Last updated 17 Nov 2022

Special needs parenting is often unplanned and can sometimes feel challenging. Here are some resources that can help you with your special needs journey.


Carers guide

Whether you’re new to caring or have years of experience looking after a family or whānau member or someone close to you, this page will show you what support and services are available, how they might help you and how to get in touch with them. also provides information on every step of your caring journey. 


Awhi Ngā Mātua

Awhi Ngā Mātua is a new online community and resource hub for parents of disabled and medically fragile tamariki. Parents can join Awhi Ngā Mātua to ask questions, connect with other parents and find resources and information. 

Their website is a knowledge base of practical, parent-focused information to help you navigate the disability journey. It has been created and co-designed by and with parents and is a private online community where you can connect with other people who are going through the same challenges and successes. 


Free nappies

If you have a child over 4.5 years old who isn't toilet trained due to a disability or medical condition, you may be eligible to receive free nappies.

Speak to your GP, paediatrician or occupational therapist and ask them to provide you with a referral to the District Health Board Continence Clinic. The nappies will be sent directly to your home in bulk.


Internet safety 

People from all walks of life and all kinds of backgrounds fall victim to online bullying and cybercrime, but studies have shown that those with an autism spectrum disorder (ASD) are more susceptible to online threats than others. talks about using settings or apps that allow parents to control their child’s activity online.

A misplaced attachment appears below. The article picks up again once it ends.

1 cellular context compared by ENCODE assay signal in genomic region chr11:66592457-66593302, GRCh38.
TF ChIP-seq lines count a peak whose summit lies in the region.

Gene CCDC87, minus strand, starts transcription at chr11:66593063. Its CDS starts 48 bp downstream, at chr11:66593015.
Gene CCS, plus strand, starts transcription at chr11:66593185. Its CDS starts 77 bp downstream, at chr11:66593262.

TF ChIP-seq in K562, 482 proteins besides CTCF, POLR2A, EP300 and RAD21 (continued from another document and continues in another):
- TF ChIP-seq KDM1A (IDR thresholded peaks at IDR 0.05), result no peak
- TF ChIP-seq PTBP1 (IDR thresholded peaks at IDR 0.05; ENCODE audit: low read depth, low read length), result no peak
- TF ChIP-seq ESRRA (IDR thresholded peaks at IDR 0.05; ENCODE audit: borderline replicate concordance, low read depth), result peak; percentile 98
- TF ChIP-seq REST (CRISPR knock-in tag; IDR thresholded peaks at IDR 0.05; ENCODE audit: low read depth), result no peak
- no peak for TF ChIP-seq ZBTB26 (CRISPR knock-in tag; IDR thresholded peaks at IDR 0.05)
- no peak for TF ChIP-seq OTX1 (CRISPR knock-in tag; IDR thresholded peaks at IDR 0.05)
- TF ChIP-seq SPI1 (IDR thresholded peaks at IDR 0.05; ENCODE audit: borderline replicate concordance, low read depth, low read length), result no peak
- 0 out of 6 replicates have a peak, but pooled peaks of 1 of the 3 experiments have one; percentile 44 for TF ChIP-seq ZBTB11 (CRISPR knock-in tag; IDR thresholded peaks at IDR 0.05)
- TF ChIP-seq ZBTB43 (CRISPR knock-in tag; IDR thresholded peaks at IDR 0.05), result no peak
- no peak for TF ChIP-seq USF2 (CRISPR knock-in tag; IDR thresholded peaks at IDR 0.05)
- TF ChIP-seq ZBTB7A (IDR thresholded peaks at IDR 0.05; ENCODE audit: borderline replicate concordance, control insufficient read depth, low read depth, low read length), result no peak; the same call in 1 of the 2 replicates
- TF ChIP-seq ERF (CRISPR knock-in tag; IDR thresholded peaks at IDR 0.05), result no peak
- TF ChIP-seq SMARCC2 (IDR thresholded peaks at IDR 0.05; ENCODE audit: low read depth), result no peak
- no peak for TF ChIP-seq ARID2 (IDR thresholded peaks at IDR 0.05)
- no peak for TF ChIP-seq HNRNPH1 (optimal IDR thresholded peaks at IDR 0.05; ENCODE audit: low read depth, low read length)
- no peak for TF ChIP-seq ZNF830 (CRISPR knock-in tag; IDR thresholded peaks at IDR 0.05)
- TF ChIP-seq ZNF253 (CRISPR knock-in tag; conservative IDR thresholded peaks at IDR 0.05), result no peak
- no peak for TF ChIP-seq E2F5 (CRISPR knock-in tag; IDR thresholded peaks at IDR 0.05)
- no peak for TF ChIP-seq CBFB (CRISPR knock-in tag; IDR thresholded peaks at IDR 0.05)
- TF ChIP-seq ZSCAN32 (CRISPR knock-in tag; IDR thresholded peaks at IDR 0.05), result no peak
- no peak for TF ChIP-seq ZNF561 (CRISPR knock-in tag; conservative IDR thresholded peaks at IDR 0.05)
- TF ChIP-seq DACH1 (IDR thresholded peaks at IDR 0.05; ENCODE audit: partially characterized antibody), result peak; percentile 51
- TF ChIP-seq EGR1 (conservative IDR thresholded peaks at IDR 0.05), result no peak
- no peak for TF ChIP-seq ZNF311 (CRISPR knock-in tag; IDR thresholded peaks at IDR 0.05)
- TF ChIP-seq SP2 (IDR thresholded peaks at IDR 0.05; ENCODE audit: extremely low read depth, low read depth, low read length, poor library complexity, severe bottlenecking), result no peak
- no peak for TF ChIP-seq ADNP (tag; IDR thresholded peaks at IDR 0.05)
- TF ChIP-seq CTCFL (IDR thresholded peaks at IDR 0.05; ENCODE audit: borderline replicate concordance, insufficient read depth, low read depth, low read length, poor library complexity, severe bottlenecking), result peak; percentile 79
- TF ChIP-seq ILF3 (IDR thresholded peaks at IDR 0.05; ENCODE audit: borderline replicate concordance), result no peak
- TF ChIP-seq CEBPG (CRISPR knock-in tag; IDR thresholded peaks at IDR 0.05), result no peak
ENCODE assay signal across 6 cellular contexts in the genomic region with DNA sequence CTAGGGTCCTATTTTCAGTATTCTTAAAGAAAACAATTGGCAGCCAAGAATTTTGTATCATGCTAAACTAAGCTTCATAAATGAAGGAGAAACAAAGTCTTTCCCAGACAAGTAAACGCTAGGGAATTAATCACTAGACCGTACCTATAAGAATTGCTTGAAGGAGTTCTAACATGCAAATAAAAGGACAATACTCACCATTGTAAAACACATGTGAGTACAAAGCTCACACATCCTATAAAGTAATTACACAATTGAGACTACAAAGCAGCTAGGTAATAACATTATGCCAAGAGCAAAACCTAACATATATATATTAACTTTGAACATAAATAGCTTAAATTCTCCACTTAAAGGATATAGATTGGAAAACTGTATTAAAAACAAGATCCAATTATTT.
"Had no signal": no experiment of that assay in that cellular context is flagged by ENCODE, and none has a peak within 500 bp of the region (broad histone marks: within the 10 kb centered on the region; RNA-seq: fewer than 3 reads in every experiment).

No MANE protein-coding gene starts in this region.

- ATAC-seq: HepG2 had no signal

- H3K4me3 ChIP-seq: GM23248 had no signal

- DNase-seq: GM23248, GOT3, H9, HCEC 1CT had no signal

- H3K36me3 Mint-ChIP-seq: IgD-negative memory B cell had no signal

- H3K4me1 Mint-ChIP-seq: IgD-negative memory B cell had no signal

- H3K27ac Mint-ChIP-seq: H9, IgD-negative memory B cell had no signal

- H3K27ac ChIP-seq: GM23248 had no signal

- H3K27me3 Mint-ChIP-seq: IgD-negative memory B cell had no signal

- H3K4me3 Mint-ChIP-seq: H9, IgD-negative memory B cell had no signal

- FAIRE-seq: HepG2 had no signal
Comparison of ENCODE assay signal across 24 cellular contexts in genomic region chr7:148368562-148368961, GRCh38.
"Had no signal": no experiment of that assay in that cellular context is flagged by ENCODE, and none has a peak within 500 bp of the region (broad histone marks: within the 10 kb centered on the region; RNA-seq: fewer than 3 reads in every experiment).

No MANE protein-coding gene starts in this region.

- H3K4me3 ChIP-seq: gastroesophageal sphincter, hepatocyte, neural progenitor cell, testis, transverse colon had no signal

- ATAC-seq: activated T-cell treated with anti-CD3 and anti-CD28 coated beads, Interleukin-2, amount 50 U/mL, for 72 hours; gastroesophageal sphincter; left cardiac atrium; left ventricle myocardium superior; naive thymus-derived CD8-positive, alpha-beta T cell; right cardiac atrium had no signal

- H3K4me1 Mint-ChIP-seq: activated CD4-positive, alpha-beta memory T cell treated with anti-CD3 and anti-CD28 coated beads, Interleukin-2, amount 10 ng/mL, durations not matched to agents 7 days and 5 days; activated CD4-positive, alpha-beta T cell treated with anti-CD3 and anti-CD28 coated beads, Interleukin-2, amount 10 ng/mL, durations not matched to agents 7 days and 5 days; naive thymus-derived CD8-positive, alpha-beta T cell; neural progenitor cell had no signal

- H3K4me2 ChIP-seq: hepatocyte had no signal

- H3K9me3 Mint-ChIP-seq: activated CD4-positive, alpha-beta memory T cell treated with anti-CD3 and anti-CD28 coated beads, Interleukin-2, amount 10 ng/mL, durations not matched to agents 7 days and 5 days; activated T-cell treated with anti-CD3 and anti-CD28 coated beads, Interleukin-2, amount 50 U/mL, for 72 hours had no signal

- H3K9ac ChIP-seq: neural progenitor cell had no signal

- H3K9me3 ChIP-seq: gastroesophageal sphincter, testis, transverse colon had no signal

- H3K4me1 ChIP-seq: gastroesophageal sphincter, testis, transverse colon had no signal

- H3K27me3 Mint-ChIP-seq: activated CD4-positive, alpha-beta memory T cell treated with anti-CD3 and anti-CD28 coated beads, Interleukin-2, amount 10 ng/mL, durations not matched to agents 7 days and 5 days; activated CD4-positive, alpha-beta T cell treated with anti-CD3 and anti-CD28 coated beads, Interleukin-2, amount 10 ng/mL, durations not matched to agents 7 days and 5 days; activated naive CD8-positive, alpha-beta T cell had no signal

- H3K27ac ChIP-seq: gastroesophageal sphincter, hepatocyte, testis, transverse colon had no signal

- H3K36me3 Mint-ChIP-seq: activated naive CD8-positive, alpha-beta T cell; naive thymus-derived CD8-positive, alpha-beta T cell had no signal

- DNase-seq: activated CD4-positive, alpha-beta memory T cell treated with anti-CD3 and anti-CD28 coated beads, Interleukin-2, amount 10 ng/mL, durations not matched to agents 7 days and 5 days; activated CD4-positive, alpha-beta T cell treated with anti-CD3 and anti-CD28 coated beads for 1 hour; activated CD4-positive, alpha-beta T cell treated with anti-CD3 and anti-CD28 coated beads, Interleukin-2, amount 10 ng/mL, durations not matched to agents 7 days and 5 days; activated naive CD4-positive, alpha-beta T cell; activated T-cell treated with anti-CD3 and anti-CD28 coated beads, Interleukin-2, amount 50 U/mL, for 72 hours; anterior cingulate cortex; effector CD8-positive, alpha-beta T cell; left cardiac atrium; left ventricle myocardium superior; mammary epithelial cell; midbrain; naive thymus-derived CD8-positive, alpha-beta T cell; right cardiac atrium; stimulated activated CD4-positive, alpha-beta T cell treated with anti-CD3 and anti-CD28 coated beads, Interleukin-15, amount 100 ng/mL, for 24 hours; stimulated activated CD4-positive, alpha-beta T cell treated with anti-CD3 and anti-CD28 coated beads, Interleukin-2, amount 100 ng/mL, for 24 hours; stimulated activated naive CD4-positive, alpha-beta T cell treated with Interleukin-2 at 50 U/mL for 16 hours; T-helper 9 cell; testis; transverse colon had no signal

Are you ok provides tips on how you can increase your child's privacy and safety when using the internet and phones.


Parenting through separation 

Parenting Through Separation is a free information course for individual parents who have separated or who are contemplating separation. The course is funded by the Ministry of Justice, and is designed to help parents understand and manage the effects of separation on their children, and how to put their children’s needs first.


Disabled parenting

  • Disabled Parenting New Zealand is for parents with disabilities, by parents with disabilities. Check them out for peer to peer support, to input on policy and others.


Young mothers

  • Finding out you're pregnant when you're young can be daunting, especially if the pregnancy wasn't planned. Aranga Tētēkura Service (Word file 177KB) provides additional support to young mothers during and after pregnancy, including wellbeing support, child protection and support to continue secondary school. 



  • Family Planning has a range of resources that can guide parents, caregivers, family members, teachers and carers to give the young person in their lives the tools and information to navigate their sexual development.
  • To Be Frank offers education sessions for disabled people that provide a safe space to ask vulnerable questions in a relaxed, non-judgmental setting.



  • My Kind is an online dating platform for disabled people. The platform is researched and designed by Kiwis with disabilities and people working in not-for-profit organisations in the disability sector. 


Planning for your disabled child's future 

  • Guardianship may need to be considered in cases where the disabled person has limited decision-making capacity and requires someone to make decisions on their behalf such as health care, medical intervention, housing or access to services.



  • Improving Life Outcomes run a series of workshops to help parents support special needs children with their emotions, behaviours and their learning needs. Sessions are held at West Auckland. 
  • Disability Connect organises many types of workshops and seminars for people living with disabilities and their carers. Check their website regularly for events that could help you find solutions to on your parenting skills.